Las Vegas is considered an adult theme park. Whether it is live shows, gambling or unusual museums, there is something for everyone in this town. It is truly a place to escape from the doldrums of everyday life.
However, one wrong move in a casino can result in a nightmare. Nevada law gives casinos more rights than their patrons. This often results in false charges, improper imprisonment, and a criminal law ordeal that leads to stress and heartache.
If you face this unfortunate situation, you need a skilled criminal defense attorney who can thoroughly dissect the casino’s case and get your charges dismissed. Here is what you need to know about casinos and improper imprisonment.
Right of Casinos to Imprison Patrons
Generally, a casino may detain you if it is believed you committed a felony on the premises. Specific acts related to gambling such as cheating, using a device for calculating the probability of winning or misrepresenting the results of a wager are violations that lead casinos to detain employees or patrons.
Insider information is another violation. Like insider trading in the stock market, this offense involves using data that is not publicly available to plan or withdraw a wager. Sometimes, this is related to slot machines and other gaming devices being manipulated in order to clean out other patrons. Such devices may also be adjusted to increase the odds of winning and using those machines knowing you have an advantage can lead to criminal charges.
Marker debt is another reason casinos started detaining people. A form of IOU, this system allows patrons to gamble more without currency ever changing hands. Treated like a check draft, the casino makes a withdrawal from your account for the amount of the debt. If the payment is returned, the casino will either retain the patron during their next visit or work with the district attorney to arrange for an arrest and conviction. Even if you live out-of-state, the state of Nevada will extradite you so you can be tried here in Clark County.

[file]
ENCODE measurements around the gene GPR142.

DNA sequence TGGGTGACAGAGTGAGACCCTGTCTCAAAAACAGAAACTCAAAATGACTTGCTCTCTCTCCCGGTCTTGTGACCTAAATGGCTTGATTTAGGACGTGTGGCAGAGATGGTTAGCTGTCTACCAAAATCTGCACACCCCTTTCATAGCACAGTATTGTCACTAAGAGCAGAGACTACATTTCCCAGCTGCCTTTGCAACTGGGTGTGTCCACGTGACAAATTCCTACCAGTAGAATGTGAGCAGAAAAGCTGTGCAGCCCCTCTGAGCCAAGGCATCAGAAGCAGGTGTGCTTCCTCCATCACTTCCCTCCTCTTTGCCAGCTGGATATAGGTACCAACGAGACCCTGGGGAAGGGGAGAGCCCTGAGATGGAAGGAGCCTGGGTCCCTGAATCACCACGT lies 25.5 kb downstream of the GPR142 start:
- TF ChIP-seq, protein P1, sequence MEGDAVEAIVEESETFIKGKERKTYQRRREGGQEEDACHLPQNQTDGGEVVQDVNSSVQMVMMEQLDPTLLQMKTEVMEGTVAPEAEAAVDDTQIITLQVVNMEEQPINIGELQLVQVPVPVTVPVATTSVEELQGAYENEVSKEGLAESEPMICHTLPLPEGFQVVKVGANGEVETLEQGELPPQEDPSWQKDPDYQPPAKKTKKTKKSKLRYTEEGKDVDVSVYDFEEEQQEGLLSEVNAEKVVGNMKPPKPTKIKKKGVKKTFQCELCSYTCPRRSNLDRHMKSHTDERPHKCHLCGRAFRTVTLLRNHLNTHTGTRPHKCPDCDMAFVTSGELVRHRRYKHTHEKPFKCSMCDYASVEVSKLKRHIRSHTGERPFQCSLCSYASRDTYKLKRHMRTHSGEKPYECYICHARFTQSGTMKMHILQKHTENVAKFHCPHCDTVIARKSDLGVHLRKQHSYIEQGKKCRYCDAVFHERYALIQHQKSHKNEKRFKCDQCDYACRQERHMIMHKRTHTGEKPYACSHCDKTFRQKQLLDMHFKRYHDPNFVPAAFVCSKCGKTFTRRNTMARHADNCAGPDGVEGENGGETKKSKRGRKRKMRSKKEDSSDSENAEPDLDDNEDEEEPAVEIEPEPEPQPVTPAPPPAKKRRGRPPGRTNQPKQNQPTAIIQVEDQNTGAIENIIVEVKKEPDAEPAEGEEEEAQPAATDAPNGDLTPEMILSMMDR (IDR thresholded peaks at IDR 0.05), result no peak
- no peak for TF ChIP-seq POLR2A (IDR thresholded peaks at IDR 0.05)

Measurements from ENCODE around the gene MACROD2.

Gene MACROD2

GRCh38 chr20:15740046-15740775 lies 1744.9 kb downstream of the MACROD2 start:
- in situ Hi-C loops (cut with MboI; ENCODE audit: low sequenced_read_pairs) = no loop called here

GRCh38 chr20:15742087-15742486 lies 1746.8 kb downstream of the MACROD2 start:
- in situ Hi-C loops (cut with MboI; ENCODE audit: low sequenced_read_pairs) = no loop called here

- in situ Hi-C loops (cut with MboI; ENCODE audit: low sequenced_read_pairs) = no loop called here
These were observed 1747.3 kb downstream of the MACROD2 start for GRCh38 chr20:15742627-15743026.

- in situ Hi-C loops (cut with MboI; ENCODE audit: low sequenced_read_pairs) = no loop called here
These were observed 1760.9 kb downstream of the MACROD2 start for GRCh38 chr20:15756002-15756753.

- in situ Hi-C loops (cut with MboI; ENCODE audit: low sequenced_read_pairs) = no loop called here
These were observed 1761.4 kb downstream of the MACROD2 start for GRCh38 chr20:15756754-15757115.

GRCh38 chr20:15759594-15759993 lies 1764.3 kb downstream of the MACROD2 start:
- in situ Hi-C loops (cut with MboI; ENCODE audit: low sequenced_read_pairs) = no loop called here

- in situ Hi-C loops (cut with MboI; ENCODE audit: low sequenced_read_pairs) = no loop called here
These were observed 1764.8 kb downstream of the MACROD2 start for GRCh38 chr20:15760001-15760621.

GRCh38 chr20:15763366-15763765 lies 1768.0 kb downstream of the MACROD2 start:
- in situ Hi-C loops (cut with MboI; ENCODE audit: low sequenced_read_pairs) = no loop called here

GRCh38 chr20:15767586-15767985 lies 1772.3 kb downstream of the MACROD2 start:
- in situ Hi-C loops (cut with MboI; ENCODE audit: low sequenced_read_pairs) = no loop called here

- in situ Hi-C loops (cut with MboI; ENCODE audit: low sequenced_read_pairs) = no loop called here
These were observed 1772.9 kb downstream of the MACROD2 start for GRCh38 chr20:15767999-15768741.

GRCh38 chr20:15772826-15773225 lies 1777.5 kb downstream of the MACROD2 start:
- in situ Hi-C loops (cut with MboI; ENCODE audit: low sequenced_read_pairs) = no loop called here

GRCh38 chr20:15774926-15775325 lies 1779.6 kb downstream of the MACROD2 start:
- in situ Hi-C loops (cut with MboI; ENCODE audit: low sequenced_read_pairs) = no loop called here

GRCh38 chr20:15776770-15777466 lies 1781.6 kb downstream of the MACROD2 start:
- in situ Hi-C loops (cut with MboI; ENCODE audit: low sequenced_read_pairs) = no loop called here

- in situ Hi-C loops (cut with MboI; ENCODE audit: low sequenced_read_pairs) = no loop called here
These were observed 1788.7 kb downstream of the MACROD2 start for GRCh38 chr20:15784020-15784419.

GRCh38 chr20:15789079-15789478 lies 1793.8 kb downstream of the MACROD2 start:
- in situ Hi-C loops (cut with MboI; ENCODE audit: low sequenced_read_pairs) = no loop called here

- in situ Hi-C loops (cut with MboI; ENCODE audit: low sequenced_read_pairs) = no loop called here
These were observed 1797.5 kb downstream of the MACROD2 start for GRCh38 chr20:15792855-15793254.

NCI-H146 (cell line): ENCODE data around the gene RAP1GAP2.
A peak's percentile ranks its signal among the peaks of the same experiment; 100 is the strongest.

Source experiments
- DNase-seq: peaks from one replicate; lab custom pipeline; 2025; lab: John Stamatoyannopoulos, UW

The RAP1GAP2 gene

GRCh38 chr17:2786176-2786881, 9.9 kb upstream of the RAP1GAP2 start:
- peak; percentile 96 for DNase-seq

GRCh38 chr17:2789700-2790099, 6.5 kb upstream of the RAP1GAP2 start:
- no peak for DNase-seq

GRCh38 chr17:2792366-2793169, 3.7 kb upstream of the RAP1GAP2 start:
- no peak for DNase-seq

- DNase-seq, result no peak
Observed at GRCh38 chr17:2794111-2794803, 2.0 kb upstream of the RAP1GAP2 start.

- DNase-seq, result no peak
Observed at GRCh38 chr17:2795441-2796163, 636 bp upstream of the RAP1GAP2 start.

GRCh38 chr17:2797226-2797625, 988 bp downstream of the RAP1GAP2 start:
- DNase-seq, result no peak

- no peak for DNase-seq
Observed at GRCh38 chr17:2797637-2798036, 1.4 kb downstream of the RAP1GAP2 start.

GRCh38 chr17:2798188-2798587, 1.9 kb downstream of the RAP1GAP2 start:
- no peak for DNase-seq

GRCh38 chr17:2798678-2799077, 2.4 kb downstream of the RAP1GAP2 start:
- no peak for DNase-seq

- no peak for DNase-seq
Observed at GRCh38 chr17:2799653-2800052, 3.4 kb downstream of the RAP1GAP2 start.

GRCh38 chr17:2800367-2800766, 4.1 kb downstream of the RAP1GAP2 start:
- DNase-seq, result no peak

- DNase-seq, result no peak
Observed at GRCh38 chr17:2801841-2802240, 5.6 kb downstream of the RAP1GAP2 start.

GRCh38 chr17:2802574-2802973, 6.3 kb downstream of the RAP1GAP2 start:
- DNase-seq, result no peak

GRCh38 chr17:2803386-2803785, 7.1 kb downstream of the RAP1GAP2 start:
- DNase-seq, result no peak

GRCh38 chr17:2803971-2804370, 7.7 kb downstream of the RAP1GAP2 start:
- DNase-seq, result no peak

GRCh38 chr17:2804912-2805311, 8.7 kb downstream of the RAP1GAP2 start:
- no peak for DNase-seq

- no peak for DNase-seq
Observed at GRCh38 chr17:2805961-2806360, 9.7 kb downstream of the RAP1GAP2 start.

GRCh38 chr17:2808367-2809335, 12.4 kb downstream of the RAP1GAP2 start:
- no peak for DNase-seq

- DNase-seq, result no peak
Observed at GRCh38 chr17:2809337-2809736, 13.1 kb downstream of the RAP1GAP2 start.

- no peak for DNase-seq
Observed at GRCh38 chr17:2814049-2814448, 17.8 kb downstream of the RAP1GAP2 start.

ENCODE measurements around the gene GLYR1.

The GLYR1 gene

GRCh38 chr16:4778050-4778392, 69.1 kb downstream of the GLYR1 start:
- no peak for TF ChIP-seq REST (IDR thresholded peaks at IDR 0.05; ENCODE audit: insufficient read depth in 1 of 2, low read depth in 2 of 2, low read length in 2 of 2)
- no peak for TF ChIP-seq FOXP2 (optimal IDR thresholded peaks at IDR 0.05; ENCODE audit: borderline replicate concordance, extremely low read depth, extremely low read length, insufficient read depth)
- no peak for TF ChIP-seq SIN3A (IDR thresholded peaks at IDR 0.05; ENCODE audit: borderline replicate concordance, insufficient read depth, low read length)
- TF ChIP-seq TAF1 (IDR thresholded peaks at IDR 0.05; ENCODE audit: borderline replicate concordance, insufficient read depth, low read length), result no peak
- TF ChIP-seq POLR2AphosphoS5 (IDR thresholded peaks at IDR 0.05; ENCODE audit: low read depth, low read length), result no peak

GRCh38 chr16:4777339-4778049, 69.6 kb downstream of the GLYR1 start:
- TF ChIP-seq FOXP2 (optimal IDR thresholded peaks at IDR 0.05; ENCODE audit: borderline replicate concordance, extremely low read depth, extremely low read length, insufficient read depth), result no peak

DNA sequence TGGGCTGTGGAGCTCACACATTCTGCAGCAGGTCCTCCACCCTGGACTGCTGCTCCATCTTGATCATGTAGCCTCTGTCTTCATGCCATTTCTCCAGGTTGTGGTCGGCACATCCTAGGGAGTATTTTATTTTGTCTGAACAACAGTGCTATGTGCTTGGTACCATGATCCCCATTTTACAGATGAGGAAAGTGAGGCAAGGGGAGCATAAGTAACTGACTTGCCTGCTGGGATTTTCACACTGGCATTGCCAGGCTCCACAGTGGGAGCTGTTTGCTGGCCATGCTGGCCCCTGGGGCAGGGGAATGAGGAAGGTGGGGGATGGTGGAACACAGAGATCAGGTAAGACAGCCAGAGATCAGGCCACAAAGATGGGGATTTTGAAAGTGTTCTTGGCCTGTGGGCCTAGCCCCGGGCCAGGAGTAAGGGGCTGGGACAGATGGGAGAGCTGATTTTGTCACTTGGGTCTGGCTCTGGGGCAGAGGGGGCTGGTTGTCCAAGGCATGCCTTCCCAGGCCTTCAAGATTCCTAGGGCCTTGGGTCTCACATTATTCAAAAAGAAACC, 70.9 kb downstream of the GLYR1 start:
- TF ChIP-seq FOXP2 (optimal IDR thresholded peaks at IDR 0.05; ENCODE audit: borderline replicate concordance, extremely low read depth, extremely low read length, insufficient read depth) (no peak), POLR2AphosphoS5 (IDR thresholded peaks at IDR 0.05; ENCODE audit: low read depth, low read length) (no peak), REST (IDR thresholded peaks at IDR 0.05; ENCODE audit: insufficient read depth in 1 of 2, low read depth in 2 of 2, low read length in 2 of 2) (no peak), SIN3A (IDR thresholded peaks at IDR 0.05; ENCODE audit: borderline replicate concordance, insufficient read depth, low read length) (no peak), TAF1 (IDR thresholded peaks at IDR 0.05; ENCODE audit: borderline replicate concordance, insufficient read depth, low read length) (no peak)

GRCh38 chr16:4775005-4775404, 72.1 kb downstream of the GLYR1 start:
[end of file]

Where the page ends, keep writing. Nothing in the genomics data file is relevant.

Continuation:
Other reasons for casino imprisonment may include drinking excessively or intimidating employees and other patrons. In most of these cases, the casino removes the offending customers. Detention is usually reserved for gambling-related offenses, marker debt, and fraud.
Limits to Detention
While Nevada law gives casinos wide discretion in deciding who is detained there are limits to that power. When they are violated, it offers patrons grounds to dismiss criminal charges and file civil lawsuits.
Casinos may only detain patrons for a reasonable amount of time, usually the amount of time required for a peace officer to appear and take custody of the suspect. If there is no intention to call the police, the casino cannot detain you. It is reasonable that if you are held for hours or even days, the detainment is about intimidation–not using legal process.
When patrons are detained, casinos cannot mistreat them. There are frequent claims of abuse and assault while in custody at a casino and this has lead to an increase in civil lawsuits. Many claims are backed up by video evidence and often result in the award of large verdicts for Plaintiffs. In one case, the Imperial Palace faced a verdict against it when it was sued for imprisonment and assault. The Plaintiff enjoyed a $250,000 award in that case.
If the action is shown to be unreasonable, the casino does not enjoy civil or criminal immunity from possible charges. It is often a question for the jury in both civil and criminal cases whether the conduct of casino staff was reasonable in light of the evidence.
Charges surrounding improper detainment are often dismissed on one of two grounds. The first being a lack of evidence. Many patrons end up detained because they seem “too lucky” or security personnel just have a hunch. Most of these accusations do not have the evidence to make it through preliminary hearings much less a criminal trial. Unless you are caught on video manipulating machines, counting cards or committing any gambling offense, it is nearly impossible to prove the charges or that detainment was necessary.
The second ground is unreasonable behavior. If a patron is imprisoned for too long or faces assault, there is a possibility for a civil lawsuit and dismissed criminal charges. This is especially true if evidence is weak and staff never intend to contact a police officer to arrest the patron. The imprisonment presents merely as harassment rather than a good-faith attempt to stop criminal behavior on the premises. Not even the most permissive Nevada laws allow that to occur.
Gabriel L. Grasso is a criminal defense attorney in Las Vegas who offers vast experience representing patrons who face charges arising from casinos. If your Las Vegas vacation becomes a legal nightmare, call our office today to schedule a consultation.